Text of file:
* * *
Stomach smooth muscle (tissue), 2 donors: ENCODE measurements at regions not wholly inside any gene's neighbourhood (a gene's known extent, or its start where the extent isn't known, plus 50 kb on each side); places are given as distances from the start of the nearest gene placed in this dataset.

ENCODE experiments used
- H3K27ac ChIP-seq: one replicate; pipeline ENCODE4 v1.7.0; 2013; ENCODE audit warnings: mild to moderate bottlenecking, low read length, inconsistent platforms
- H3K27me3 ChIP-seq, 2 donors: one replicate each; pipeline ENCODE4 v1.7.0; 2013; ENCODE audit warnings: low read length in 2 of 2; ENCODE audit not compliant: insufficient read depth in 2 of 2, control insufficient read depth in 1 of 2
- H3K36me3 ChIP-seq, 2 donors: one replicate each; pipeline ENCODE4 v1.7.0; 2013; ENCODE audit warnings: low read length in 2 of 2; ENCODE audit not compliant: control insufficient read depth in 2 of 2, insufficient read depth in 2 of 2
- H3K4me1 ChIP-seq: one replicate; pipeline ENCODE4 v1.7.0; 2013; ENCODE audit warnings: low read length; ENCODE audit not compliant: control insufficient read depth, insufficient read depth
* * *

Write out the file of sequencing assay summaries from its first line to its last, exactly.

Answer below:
Stomach smooth muscle (tissue), 2 donors: ENCODE measurements at regions not wholly inside any gene's neighbourhood (a gene's known extent, or its start where the extent isn't known, plus 50 kb on each side); places are given as distances from the start of the nearest gene placed in this dataset.

ENCODE experiments used
- H3K27ac ChIP-seq: one replicate; pipeline ENCODE4 v1.7.0; 2013; ENCODE audit warnings: mild to moderate bottlenecking, low read length, inconsistent platforms
- H3K27me3 ChIP-seq, 2 donors: one replicate each; pipeline ENCODE4 v1.7.0; 2013; ENCODE audit warnings: low read length in 2 of 2; ENCODE audit not compliant: insufficient read depth in 2 of 2, control insufficient read depth in 1 of 2
- H3K36me3 ChIP-seq, 2 donors: one replicate each; pipeline ENCODE4 v1.7.0; 2013; ENCODE audit warnings: low read length in 2 of 2; ENCODE audit not compliant: control insufficient read depth in 2 of 2, insufficient read depth in 2 of 2
- H3K4me1 ChIP-seq: one replicate; pipeline ENCODE4 v1.7.0; 2013; ENCODE audit warnings: low read length; ENCODE audit not compliant: control insufficient read depth, insufficient read depth